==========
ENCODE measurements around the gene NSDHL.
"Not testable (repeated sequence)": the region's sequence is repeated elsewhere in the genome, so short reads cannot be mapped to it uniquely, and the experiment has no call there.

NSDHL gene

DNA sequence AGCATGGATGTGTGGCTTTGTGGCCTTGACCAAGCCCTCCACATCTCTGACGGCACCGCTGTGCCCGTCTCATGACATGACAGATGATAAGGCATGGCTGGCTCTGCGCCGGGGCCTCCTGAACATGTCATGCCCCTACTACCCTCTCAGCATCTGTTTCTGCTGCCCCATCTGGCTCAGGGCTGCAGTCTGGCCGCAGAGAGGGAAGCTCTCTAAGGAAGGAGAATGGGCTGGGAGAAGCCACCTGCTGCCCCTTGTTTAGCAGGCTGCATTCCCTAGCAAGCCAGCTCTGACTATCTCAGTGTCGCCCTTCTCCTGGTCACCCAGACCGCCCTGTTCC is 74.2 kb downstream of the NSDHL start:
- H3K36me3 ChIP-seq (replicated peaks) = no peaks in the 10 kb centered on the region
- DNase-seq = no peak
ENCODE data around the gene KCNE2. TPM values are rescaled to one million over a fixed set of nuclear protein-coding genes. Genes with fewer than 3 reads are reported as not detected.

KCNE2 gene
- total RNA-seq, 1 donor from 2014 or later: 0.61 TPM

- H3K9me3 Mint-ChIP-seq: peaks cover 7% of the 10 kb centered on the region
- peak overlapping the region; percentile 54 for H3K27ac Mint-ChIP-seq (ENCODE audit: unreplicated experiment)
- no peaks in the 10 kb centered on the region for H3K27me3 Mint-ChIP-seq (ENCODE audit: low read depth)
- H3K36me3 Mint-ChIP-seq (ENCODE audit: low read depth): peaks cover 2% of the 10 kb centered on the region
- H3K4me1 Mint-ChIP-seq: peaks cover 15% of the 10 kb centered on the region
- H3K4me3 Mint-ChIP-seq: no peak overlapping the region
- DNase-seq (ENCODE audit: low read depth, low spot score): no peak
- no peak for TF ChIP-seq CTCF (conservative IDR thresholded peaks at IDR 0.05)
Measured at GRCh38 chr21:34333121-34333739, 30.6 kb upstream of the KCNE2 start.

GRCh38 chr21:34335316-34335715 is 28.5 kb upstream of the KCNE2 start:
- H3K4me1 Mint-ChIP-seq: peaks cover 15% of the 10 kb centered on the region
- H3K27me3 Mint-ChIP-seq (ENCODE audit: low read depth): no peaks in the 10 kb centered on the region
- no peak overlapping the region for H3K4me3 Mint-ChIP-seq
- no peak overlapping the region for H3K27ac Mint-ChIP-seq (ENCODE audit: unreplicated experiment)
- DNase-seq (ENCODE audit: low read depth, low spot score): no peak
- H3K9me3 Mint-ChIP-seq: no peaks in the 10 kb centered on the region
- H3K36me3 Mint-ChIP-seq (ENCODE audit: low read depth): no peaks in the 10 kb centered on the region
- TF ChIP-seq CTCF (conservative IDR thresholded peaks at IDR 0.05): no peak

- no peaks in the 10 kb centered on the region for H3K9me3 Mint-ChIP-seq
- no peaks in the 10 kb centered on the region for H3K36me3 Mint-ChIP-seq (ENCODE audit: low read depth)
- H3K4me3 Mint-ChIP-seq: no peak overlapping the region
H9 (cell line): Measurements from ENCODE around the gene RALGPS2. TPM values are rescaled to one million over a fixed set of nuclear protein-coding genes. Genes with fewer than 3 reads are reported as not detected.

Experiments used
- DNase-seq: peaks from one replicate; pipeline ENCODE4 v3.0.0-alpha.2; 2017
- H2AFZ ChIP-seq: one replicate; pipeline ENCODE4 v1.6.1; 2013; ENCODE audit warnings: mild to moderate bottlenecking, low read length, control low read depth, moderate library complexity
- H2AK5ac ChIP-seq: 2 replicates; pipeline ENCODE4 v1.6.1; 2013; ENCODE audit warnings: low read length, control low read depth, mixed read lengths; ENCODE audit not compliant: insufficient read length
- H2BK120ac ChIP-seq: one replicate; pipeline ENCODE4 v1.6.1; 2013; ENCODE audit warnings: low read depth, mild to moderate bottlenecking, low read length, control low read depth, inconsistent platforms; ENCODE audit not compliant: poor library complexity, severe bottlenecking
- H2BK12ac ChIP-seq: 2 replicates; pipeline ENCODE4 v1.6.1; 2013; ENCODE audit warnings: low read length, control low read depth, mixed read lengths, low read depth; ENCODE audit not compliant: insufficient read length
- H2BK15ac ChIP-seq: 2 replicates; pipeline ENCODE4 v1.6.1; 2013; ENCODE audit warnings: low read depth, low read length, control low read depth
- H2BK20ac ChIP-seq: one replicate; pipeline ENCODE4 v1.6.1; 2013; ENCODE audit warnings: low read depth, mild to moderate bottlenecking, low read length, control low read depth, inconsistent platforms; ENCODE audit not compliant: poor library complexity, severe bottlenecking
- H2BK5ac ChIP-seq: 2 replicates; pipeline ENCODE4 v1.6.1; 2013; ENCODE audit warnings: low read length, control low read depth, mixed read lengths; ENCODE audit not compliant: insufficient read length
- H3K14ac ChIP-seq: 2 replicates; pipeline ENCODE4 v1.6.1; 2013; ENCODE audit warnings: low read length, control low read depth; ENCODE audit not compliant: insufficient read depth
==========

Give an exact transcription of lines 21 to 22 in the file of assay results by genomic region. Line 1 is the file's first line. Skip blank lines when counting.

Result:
- H3K27me3 Mint-ChIP-seq (ENCODE audit: low read depth): no peaks in the 10 kb centered on the region
- no peak overlapping the region for H3K4me3 Mint-ChIP-seq